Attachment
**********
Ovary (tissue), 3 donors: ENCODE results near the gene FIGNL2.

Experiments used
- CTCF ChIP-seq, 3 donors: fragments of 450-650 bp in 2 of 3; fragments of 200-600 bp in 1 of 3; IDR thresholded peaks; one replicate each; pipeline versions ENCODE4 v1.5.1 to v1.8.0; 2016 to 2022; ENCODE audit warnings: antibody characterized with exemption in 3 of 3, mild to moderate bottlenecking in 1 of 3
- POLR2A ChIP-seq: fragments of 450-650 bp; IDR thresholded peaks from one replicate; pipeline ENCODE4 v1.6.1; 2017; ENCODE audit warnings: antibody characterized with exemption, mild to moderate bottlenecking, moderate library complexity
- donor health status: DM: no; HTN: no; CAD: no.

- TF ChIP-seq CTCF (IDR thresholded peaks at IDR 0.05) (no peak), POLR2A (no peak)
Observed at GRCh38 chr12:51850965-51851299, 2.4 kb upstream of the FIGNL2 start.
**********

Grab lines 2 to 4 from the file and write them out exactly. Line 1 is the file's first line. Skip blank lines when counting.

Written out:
Experiments used
- CTCF ChIP-seq, 3 donors: fragments of 450-650 bp in 2 of 3; fragments of 200-600 bp in 1 of 3; IDR thresholded peaks; one replicate each; pipeline versions ENCODE4 v1.5.1 to v1.8.0; 2016 to 2022; ENCODE audit warnings: antibody characterized with exemption in 3 of 3, mild to moderate bottlenecking in 1 of 3
- POLR2A ChIP-seq: fragments of 450-650 bp; IDR thresholded peaks from one replicate; pipeline ENCODE4 v1.6.1; 2017; ENCODE audit warnings: antibody characterized with exemption, mild to moderate bottlenecking, moderate library complexity